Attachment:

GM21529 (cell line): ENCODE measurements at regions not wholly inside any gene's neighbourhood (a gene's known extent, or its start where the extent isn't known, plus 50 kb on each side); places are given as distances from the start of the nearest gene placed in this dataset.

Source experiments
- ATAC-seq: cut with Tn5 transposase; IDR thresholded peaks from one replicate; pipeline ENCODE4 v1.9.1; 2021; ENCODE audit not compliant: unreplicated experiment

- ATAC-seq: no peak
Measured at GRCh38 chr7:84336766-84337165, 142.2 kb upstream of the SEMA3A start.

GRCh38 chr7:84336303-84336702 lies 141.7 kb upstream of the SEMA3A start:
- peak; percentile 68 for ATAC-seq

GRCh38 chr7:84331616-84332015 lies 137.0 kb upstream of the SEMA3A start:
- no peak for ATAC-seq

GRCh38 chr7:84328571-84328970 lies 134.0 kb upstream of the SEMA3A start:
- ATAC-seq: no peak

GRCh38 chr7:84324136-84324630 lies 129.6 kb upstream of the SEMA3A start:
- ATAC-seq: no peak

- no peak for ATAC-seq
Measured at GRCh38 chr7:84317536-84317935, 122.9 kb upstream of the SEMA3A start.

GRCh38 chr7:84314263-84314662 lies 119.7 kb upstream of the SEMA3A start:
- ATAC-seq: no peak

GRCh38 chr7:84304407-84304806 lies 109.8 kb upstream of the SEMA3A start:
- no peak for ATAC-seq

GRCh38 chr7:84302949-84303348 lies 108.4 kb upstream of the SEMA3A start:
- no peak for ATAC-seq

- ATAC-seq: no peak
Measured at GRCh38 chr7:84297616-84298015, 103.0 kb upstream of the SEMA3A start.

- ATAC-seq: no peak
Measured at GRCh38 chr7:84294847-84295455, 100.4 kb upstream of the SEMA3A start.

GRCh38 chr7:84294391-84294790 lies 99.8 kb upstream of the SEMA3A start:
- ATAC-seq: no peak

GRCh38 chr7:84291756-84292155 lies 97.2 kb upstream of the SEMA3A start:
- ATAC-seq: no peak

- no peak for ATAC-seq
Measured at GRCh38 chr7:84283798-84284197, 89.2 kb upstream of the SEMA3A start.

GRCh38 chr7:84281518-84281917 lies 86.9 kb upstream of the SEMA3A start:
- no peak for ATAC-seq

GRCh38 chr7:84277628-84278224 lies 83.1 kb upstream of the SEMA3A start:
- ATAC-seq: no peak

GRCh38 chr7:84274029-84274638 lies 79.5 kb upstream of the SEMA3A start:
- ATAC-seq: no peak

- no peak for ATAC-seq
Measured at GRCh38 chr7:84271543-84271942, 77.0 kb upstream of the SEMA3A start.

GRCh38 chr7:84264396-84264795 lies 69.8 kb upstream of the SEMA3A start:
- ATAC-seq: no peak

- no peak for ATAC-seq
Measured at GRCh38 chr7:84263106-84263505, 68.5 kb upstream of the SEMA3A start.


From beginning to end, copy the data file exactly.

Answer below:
GM21529 (cell line): ENCODE measurements at regions not wholly inside any gene's neighbourhood (a gene's known extent, or its start where the extent isn't known, plus 50 kb on each side); places are given as distances from the start of the nearest gene placed in this dataset.

Source experiments
- ATAC-seq: cut with Tn5 transposase; IDR thresholded peaks from one replicate; pipeline ENCODE4 v1.9.1; 2021; ENCODE audit not compliant: unreplicated experiment

- ATAC-seq: no peak
Measured at GRCh38 chr7:84336766-84337165, 142.2 kb upstream of the SEMA3A start.

GRCh38 chr7:84336303-84336702 lies 141.7 kb upstream of the SEMA3A start:
- peak; percentile 68 for ATAC-seq

GRCh38 chr7:84331616-84332015 lies 137.0 kb upstream of the SEMA3A start:
- no peak for ATAC-seq

GRCh38 chr7:84328571-84328970 lies 134.0 kb upstream of the SEMA3A start:
- ATAC-seq: no peak

GRCh38 chr7:84324136-84324630 lies 129.6 kb upstream of the SEMA3A start:
- ATAC-seq: no peak

- no peak for ATAC-seq
Measured at GRCh38 chr7:84317536-84317935, 122.9 kb upstream of the SEMA3A start.

GRCh38 chr7:84314263-84314662 lies 119.7 kb upstream of the SEMA3A start:
- ATAC-seq: no peak

GRCh38 chr7:84304407-84304806 lies 109.8 kb upstream of the SEMA3A start:
- no peak for ATAC-seq

GRCh38 chr7:84302949-84303348 lies 108.4 kb upstream of the SEMA3A start:
- no peak for ATAC-seq

- ATAC-seq: no peak
Measured at GRCh38 chr7:84297616-84298015, 103.0 kb upstream of the SEMA3A start.

- ATAC-seq: no peak
Measured at GRCh38 chr7:84294847-84295455, 100.4 kb upstream of the SEMA3A start.

GRCh38 chr7:84294391-84294790 lies 99.8 kb upstream of the SEMA3A start:
- ATAC-seq: no peak

GRCh38 chr7:84291756-84292155 lies 97.2 kb upstream of the SEMA3A start:
- ATAC-seq: no peak

- no peak for ATAC-seq
Measured at GRCh38 chr7:84283798-84284197, 89.2 kb upstream of the SEMA3A start.

GRCh38 chr7:84281518-84281917 lies 86.9 kb upstream of the SEMA3A start:
- no peak for ATAC-seq

GRCh38 chr7:84277628-84278224 lies 83.1 kb upstream of the SEMA3A start:
- ATAC-seq: no peak

GRCh38 chr7:84274029-84274638 lies 79.5 kb upstream of the SEMA3A start:
- ATAC-seq: no peak

- no peak for ATAC-seq
Measured at GRCh38 chr7:84271543-84271942, 77.0 kb upstream of the SEMA3A start.

GRCh38 chr7:84264396-84264795 lies 69.8 kb upstream of the SEMA3A start:
- ATAC-seq: no peak

- no peak for ATAC-seq
Measured at GRCh38 chr7:84263106-84263505, 68.5 kb upstream of the SEMA3A start.